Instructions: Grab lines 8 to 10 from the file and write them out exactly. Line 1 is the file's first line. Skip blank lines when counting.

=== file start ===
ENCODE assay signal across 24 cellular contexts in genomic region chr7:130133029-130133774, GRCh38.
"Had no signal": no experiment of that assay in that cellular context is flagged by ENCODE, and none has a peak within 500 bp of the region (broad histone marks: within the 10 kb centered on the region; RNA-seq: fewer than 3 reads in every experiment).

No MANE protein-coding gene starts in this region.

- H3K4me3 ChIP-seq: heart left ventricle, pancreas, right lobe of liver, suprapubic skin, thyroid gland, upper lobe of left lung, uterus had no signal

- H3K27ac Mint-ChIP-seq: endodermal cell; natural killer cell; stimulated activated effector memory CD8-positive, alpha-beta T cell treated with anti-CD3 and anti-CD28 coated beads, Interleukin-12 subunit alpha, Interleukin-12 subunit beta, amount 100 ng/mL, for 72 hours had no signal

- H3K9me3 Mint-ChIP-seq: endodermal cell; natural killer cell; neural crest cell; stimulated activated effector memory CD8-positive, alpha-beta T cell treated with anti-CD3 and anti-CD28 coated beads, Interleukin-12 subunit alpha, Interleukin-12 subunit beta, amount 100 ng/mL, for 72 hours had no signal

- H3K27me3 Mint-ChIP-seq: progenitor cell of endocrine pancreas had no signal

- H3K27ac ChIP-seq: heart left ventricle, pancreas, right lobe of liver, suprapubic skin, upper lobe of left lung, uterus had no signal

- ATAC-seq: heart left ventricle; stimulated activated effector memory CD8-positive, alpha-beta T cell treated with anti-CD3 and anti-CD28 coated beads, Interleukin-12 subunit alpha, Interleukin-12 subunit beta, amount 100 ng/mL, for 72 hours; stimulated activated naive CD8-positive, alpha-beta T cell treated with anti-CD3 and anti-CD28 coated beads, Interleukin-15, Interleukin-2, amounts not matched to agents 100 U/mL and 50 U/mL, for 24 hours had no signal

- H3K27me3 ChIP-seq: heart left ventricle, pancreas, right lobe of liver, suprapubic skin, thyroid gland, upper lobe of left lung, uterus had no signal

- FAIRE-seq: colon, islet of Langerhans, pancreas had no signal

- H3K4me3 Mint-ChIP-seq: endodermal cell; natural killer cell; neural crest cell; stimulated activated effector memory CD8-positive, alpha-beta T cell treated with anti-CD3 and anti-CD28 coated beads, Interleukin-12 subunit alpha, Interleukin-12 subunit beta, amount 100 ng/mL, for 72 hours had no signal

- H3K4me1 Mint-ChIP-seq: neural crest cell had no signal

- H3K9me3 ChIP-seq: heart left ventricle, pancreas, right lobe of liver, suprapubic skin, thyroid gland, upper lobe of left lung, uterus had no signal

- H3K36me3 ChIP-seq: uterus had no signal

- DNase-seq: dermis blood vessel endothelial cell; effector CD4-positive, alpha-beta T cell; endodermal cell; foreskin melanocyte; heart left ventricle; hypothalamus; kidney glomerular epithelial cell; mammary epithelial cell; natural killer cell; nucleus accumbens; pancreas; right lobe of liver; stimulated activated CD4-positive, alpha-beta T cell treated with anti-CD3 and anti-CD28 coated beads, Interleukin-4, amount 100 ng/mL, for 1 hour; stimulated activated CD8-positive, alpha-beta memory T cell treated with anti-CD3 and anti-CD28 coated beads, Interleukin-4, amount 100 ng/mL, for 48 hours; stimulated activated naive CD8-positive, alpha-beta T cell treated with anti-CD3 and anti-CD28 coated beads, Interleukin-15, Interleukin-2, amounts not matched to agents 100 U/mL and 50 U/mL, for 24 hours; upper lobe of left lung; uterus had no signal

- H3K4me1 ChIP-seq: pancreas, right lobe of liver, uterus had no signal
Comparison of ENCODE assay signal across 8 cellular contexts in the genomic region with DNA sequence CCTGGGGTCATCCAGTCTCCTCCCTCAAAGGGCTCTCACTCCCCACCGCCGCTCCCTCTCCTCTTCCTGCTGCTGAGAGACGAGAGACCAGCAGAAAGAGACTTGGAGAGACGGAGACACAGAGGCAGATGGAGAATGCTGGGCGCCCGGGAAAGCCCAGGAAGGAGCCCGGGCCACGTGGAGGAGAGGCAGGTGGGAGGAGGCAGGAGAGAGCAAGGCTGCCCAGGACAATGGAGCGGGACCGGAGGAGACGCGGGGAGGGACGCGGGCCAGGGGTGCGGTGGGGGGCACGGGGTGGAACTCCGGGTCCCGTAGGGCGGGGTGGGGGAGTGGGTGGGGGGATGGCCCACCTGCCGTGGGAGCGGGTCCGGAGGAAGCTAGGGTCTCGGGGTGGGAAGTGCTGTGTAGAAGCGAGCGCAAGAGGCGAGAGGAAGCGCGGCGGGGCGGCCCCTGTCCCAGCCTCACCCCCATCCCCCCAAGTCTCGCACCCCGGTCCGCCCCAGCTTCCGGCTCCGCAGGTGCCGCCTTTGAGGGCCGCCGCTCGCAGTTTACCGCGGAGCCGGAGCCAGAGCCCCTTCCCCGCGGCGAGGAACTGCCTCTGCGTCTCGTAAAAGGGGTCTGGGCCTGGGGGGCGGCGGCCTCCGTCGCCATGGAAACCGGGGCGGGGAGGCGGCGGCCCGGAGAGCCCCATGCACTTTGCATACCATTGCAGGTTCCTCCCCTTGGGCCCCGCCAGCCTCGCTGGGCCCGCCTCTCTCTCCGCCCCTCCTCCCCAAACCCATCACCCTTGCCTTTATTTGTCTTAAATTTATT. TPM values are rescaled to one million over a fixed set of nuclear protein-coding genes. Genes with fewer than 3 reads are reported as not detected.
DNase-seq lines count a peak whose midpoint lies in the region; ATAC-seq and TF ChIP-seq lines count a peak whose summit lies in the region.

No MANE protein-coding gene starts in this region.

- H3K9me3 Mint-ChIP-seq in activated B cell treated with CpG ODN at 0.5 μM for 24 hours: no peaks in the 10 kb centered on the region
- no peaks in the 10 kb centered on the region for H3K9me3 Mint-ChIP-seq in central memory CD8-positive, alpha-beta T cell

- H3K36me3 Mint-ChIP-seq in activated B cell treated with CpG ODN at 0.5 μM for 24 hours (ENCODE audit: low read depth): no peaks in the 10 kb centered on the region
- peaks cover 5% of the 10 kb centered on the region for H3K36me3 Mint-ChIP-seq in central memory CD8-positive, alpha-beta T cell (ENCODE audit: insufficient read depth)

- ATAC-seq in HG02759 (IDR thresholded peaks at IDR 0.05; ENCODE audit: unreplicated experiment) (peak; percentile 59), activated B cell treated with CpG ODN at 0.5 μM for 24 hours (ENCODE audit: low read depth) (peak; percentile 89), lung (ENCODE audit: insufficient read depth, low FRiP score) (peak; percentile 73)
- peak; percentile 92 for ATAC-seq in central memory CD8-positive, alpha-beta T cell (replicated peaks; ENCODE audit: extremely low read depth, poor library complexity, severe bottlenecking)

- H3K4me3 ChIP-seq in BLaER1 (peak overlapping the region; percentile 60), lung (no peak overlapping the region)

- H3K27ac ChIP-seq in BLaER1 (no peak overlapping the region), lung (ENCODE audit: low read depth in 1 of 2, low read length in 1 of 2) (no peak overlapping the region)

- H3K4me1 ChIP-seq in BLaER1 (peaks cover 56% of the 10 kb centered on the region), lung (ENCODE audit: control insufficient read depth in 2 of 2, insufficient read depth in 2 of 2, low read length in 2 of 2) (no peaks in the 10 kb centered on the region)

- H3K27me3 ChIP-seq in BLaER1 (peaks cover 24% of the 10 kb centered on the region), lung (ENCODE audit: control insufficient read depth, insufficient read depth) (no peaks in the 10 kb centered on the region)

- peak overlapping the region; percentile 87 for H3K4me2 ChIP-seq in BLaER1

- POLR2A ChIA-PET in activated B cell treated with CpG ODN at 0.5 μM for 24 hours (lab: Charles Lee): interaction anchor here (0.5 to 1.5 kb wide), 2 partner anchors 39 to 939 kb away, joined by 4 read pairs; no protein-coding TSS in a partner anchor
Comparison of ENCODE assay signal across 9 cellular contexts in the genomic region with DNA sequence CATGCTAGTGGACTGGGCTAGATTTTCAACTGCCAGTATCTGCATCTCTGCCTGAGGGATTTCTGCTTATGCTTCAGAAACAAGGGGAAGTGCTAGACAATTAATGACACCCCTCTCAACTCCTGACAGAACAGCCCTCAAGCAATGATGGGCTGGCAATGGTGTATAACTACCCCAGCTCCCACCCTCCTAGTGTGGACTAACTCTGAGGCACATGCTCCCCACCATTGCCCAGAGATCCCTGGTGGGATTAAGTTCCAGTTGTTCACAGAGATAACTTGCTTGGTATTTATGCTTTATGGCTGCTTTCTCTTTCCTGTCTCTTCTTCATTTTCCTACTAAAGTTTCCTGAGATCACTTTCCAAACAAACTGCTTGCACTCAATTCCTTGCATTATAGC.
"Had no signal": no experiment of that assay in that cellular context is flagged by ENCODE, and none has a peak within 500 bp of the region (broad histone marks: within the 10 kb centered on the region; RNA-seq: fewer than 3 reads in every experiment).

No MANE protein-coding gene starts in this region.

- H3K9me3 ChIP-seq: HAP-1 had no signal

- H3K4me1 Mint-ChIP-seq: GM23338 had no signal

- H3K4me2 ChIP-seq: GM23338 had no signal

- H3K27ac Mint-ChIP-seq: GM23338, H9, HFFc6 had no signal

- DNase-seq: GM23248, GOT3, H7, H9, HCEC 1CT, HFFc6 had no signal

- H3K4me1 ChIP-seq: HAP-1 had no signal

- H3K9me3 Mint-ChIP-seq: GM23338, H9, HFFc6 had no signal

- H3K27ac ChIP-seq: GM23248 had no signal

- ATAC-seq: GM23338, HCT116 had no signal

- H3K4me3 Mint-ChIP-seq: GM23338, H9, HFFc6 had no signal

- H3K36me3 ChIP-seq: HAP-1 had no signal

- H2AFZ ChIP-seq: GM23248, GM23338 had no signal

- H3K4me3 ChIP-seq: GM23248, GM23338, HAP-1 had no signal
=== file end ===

- H3K27ac ChIP-seq: heart left ventricle, pancreas, right lobe of liver, suprapubic skin, upper lobe of left lung, uterus had no signal

- ATAC-seq: heart left ventricle; stimulated activated effector memory CD8-positive, alpha-beta T cell treated with anti-CD3 and anti-CD28 coated beads, Interleukin-12 subunit alpha, Interleukin-12 subunit beta, amount 100 ng/mL, for 72 hours; stimulated activated naive CD8-positive, alpha-beta T cell treated with anti-CD3 and anti-CD28 coated beads, Interleukin-15, Interleukin-2, amounts not matched to agents 100 U/mL and 50 U/mL, for 24 hours had no signal

- H3K27me3 ChIP-seq: heart left ventricle, pancreas, right lobe of liver, suprapubic skin, thyroid gland, upper lobe of left lung, uterus had no signal